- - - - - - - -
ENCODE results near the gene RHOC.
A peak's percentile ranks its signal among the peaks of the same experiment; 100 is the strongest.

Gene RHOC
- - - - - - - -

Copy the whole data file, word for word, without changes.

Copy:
ENCODE results near the gene RHOC.
A peak's percentile ranks its signal among the peaks of the same experiment; 100 is the strongest.

Gene RHOC